Deficit Reduction and the New Congressional Committee: A Primer
After years of inaction, President Obama and Congress agreed on legislation to cut federal spending by more than $900 billion over the next ten years, and to put in place a new Joint Select Committee on Deficit Reduction to find $1.5 trillion more in spending cuts or additional revenue by November 23. If the new committee fails to agree, across-the-board spending cuts will take effect automatically. The implications for the economy and American families are immense.
On August 17, the Budgeting for National Priorities Project at Brookings hosted a panel discussion to provide answers and insights into the magnitude of the challenge the committee faces, the odds of success and the consequences of failure. Henry Aaron provided a primer on the federal budget, William Gale discussed the implications of choosing a baseline against which to measure spending cuts and revenue increases, Sarah Binder explained the process and history of prior “super committees” and William Frenzel reviewed the congressional politics. Ron Haskins outlined the debt limit agreement and moderate the discussion.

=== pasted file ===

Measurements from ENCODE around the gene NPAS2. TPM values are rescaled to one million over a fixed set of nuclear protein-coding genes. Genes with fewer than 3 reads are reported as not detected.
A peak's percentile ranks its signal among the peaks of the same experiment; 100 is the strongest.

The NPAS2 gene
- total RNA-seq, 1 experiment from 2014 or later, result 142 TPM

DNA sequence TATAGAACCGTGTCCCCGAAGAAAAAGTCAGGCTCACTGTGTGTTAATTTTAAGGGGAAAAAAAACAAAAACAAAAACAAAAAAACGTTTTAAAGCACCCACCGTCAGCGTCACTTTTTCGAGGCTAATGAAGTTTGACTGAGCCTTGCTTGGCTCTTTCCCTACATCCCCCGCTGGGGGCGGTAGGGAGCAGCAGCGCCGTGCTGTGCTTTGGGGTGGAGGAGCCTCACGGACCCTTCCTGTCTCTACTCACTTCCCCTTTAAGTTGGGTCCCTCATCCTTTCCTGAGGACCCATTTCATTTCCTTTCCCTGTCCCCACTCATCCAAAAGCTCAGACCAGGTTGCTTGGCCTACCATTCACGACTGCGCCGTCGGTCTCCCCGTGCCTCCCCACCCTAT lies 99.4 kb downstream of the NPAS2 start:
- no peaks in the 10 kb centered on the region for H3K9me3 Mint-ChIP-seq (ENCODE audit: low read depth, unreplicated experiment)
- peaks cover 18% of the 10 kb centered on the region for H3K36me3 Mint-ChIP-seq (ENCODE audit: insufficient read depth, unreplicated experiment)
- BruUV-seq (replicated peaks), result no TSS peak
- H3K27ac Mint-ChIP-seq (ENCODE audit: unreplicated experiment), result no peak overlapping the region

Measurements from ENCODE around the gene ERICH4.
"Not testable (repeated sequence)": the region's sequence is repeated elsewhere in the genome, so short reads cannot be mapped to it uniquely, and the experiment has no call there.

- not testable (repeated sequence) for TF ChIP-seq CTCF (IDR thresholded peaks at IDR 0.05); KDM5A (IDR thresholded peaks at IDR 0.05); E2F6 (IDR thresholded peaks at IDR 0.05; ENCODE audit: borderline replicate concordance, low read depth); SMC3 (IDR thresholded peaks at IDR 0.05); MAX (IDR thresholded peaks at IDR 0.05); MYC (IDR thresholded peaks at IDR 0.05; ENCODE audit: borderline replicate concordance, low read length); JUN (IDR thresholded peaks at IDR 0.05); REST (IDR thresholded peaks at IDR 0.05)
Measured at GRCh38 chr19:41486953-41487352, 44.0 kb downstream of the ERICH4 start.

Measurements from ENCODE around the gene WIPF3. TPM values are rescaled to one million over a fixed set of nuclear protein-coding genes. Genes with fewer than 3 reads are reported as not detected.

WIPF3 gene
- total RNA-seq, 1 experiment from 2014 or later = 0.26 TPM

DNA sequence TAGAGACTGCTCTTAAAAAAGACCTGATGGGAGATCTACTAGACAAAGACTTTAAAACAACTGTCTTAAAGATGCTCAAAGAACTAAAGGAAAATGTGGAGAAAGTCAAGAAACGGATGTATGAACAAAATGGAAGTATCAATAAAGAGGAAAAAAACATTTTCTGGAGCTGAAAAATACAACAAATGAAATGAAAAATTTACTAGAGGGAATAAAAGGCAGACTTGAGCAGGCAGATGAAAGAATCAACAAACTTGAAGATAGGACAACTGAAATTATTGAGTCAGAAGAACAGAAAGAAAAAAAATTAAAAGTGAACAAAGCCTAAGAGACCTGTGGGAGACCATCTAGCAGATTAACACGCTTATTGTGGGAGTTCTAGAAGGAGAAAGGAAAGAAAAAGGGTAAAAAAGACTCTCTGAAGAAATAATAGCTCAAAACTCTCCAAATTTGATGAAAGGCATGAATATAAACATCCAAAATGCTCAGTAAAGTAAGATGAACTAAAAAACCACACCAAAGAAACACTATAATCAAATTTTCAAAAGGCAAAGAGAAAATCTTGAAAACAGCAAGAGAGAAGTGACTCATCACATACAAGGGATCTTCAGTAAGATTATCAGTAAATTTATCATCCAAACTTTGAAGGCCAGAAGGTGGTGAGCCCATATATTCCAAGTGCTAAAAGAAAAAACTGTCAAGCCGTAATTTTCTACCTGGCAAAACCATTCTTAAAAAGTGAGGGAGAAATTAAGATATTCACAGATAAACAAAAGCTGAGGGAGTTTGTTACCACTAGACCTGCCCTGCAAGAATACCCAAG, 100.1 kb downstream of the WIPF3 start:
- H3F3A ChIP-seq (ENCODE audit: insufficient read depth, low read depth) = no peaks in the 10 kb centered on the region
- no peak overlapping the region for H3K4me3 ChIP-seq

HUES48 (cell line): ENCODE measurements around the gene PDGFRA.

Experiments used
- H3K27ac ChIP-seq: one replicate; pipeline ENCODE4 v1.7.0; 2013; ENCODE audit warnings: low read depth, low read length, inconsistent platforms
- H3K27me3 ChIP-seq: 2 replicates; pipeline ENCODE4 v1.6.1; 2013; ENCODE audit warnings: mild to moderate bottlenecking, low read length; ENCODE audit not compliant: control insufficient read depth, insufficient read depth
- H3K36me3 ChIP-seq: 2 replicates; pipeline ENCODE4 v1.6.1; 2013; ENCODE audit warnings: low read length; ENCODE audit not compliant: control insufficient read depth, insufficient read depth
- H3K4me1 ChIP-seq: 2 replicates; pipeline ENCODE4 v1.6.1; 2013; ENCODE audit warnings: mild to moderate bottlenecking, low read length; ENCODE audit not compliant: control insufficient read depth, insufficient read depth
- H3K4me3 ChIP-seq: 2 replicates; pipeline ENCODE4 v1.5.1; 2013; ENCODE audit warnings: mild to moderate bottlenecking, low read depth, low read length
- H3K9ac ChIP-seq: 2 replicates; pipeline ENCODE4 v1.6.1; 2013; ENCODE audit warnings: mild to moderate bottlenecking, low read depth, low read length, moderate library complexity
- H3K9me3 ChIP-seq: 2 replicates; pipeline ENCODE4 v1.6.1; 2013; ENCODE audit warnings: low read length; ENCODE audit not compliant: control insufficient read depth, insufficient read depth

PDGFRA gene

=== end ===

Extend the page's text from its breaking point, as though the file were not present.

After the program, the panelists took audience questions. The hashtag for the event was #deficitprimer.
Former Brookings Expert
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Sentiment inside the Beltway has turned sharply against China. There are many issues where the two parties sound more or less the same. Trump and others in the administration seem heavily invested in a ‘get very tough with China’ stance. It’s possible that some Democrats might argue that a decoupling strategy borders on lunacy. But if Trump believes this will play well with his core constituencies as his reelection campaign moves into high gear, he will probably decide to stick with it, if the costs and the collateral damage seem manageable. But that’s a very big if, especially if the downsides of a protracted trade war for both American consumers and for American firms become increasingly apparent.